Talk to young faculty members to see if they have any additional insight to share with you. Don’t be afraid to also ask questions about practical issues, not just about research topics. Younger faculty members or senior PhD students likely have plenty of things to share.


Marc Bellemare "Doing Economics: What You Should Have Learned in Grad School -- But Didn't" (book) 

John Cochrane - Writing Tips for Ph. D. Students

Claudia Sahm - Good writing matters in economics! 

Marc F. Bellemare - How to Write Applied Papers in Economics

Anne Lamott - Shitty First Drafts from Bird by Bird 

Plamen Nikolov - Writing Tips For Economics Research Papers

Keith Head - The Introduction Formula

Marc F Bellemare - The Conclusion Formula

Claudia Sahm - We need to talk MORE … (advice about writing a job market paper)

Jesse M. Shapiro - Four Steps to an Applied Micro Paper

Mike Munger on writing a dissertation

Steven Pinker - Why Academics Stink at Writing

Deirdre McCloskey - Economical Writing (book) & Summary

David Evans  - How to Write the Introduction of Your Development Economics Paper 

Florian M. Hollenbach - Academic Writing: Exercises and Guides on Writing (Lots of links to writing resources)

Ed Glaeser on how to write a theory paper

Hal Varian - How to Build an Economic Model in Your Spare Time

Book resources: get a style guide that you like. Strunk and White’s “The Elements of Style” is the classic reference. Steven Pinker’s “The Sense of Style” is another example.

How to publish, referee and discuss

Marc F. Bellemare - How to Publish in Academic Journals

Campbell R. Harvey - Reflections on Editing the Journal of Finance, 2006-2012

Jonathan B. Berk, Campbell R. Harvey, and David Hirshleifer - How to Write an Effective Referee Report and Improve the Scientific Review Process

Journal of the European Economic Association - Ask the Editor with Juuso Välimäki

Plamen V Nikolov - Referee Report template

James J. Choi - How to Give a Good Paper Discussion

Workflow, coding and creating graph and tables 


Asjad Naqvi - The Stata workflow guide 

Daniel M. Sullivan - Best Practices when Writing Code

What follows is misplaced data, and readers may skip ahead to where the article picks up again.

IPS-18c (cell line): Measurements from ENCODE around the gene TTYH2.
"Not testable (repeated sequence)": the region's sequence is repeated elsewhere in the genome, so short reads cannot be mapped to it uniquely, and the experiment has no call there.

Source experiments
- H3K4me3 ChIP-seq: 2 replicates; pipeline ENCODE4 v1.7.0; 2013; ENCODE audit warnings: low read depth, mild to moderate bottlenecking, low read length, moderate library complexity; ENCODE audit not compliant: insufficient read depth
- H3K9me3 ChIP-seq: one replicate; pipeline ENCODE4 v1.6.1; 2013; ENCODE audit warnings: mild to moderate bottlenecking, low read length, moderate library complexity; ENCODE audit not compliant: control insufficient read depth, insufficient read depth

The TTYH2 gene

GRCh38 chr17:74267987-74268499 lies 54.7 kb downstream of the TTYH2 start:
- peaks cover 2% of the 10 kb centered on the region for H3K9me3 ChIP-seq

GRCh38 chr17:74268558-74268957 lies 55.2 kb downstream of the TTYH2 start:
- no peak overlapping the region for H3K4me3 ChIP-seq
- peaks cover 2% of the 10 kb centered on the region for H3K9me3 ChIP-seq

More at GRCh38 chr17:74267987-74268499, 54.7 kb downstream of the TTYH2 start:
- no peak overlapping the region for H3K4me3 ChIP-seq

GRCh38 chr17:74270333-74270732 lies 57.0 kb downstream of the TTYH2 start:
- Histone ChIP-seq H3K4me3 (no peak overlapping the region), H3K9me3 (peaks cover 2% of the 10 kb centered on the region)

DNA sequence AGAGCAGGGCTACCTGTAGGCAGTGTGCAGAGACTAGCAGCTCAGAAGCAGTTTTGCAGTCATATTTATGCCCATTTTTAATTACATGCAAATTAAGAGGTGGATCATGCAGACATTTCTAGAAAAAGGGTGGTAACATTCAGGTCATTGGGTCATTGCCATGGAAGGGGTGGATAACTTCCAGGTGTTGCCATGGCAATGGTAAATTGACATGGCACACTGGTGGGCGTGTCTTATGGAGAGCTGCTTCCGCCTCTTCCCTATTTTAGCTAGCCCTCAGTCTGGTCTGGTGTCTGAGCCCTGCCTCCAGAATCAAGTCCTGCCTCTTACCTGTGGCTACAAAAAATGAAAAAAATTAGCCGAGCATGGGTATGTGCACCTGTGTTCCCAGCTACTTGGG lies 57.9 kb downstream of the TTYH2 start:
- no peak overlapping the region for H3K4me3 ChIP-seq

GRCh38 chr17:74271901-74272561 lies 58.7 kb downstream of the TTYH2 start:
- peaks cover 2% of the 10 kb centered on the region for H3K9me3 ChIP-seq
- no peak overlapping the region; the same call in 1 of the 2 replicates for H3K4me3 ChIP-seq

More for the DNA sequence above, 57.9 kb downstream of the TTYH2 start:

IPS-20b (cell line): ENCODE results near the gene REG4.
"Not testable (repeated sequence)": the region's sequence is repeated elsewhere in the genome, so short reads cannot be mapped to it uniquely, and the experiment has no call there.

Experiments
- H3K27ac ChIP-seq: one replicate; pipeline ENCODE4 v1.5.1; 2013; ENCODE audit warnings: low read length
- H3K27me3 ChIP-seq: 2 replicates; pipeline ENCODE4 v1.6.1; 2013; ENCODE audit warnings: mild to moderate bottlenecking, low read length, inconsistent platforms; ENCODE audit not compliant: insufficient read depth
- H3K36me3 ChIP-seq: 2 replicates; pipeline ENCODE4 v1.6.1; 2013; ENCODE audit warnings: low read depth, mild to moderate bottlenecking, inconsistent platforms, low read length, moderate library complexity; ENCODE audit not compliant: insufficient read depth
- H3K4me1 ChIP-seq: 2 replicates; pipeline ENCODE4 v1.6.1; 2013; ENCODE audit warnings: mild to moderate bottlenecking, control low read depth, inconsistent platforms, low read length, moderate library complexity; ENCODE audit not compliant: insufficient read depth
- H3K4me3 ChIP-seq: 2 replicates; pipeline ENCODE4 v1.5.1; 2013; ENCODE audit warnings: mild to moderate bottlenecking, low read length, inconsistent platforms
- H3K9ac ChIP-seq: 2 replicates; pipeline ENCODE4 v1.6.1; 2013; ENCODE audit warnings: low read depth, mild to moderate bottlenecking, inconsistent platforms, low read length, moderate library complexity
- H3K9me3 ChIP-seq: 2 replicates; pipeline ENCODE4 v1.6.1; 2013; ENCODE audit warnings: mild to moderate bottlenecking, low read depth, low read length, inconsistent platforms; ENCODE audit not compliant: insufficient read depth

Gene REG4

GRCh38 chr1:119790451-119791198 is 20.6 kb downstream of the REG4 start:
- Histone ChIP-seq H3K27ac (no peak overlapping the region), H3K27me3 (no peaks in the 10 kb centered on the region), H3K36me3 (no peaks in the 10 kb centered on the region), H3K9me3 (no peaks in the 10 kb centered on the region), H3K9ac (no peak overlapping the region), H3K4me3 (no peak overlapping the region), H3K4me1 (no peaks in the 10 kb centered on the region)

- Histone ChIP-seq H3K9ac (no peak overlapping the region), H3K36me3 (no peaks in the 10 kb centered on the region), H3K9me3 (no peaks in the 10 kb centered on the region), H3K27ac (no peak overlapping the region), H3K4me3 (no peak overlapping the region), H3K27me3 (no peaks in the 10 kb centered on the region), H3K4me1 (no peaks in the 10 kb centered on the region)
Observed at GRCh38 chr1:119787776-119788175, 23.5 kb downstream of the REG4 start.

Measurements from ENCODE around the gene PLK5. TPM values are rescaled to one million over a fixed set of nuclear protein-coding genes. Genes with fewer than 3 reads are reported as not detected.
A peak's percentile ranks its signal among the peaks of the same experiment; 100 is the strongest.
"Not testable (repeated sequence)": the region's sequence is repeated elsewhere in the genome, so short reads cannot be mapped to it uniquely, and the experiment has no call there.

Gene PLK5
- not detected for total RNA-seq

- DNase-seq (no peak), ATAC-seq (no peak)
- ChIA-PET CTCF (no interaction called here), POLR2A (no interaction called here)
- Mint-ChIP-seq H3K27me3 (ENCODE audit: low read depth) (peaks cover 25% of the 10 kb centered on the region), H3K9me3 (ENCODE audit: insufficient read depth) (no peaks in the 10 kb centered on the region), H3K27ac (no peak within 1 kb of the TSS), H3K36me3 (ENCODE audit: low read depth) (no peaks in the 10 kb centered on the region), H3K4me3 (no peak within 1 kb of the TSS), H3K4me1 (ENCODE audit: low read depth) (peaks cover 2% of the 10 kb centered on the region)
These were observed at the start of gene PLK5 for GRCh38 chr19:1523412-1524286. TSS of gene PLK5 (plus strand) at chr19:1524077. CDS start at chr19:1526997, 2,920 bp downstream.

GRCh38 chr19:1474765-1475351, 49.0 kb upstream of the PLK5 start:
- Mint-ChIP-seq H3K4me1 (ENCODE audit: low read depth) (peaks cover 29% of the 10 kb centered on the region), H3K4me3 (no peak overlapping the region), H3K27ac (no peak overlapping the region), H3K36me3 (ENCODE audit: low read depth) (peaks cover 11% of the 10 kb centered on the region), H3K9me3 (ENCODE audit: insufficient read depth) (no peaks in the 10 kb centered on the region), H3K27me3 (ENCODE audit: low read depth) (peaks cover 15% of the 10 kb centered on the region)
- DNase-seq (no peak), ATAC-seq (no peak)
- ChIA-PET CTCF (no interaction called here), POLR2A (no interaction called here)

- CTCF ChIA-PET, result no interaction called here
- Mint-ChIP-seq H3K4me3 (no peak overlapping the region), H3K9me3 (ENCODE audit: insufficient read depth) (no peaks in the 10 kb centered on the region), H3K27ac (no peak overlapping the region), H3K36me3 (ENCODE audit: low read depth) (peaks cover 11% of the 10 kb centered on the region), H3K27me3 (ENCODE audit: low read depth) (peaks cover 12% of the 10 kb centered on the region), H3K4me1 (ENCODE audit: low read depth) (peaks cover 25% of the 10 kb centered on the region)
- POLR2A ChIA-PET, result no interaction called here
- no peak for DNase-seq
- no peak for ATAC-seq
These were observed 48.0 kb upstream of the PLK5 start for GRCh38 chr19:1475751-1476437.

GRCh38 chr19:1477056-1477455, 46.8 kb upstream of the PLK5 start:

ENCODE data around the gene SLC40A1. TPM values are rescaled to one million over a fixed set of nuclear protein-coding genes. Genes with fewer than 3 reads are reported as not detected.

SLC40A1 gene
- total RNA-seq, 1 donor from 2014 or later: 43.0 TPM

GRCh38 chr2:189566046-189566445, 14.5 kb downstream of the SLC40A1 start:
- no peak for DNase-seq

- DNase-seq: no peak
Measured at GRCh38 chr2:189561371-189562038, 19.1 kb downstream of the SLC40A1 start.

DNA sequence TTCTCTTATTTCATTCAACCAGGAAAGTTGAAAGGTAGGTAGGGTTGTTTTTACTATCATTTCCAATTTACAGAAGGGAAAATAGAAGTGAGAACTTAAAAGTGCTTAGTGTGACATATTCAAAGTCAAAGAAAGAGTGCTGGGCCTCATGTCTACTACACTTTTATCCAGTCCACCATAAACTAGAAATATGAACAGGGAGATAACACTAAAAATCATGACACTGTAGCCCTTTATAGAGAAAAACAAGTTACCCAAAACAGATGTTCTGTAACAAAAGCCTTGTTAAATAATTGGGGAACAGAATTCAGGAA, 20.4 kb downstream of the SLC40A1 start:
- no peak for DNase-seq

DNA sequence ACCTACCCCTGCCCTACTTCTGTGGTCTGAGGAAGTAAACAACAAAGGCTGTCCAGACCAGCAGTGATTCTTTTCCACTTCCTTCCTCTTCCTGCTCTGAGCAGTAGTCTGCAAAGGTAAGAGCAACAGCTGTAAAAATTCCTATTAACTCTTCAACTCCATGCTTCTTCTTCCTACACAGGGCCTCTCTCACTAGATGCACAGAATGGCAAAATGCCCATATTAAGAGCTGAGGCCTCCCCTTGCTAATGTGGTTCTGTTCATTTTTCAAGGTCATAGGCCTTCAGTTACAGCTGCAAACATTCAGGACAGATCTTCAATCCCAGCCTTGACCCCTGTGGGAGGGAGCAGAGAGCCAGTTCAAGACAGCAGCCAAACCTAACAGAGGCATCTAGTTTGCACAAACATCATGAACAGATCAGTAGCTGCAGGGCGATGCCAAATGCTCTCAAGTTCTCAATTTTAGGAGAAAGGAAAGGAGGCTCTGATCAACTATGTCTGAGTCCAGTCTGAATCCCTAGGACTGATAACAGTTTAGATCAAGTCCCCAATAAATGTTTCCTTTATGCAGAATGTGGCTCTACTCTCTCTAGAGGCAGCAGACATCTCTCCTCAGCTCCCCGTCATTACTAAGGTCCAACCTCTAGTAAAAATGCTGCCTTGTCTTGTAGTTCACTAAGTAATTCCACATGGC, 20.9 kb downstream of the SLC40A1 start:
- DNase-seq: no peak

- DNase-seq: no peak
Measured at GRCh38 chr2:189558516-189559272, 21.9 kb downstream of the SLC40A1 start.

Asjad Naqvi - The Stata-to-Latex guide

Jonathan A. Schwabish - Ten Guidelines for Better Tables

Luke Stein’s tips for generating Stata output that can be outputted directly to LaTeX (Don’t miss the working examples with code).

Stata Cheat Sheets

Jörg Weber - Automated Table generation in Stata and integration into LaTeX

Alessandro Martinello - How to export tables from Stata to LaTeX


Asjad Naqvi - Stata graph tips for academic articles 

Eric Zwick - A Graph is Worth a Thousand Citations

Kieran Healy - Data visualization 

Andrew Heiss - Data visuzalization course 

Nicholas T. Davis - A 2019 New Year’s Resolution for Stata users: Make cleaner, prettier graphs

Michael Norman Mitchell - Create good-looking graphs and figures in Stata

Daniel Bischof - Stata Figure Schemes (paper that explains the scheme)

Paul Goldsmith-Pinkham Best Figure Page (good inspiration!)

Chiu Yu Ko - TikZ guide (Code for drawing graphs in LaTeX with so many examples)

If you use Stata I suggest that you install the lean scheme package (net install gr0002_3, replace) and use this package for your graphs (you can type “set scheme lean2, permanently” in stata to always use it). There are of course other schemes out there that you can use. Google is your friend here.

Computational resources

Chuqing Jin - Collection of computational resources 


Jon Schwabish - Better Presentations (book) and website for making better presentations. Highly recommended

Jesse M. Shapiro - How to give an applied micro talk

Shengwu Li  - How to give an economic theory talk 

Rachael Meager - Public Speaking for Academic Economists

Paul Goldsmith-Pinkham Beamer Tips

Carmine Gallo - How to Rehearse for an Important Presentation

Marc F. Bellemare - 22 Tips for Conference and Seminar Presentations

Tip: If you are presenting at your own university, get a fellow PhD student to take notes for you. This saves lots of time and ensures that you won’t miss any good comment. Also ask your friends for feedback on your presentation.

Being productive & finding new ideas

Lasse Lasse Heje Pedersen - How to Succeed in Academia or Die Trying Have Fun Trying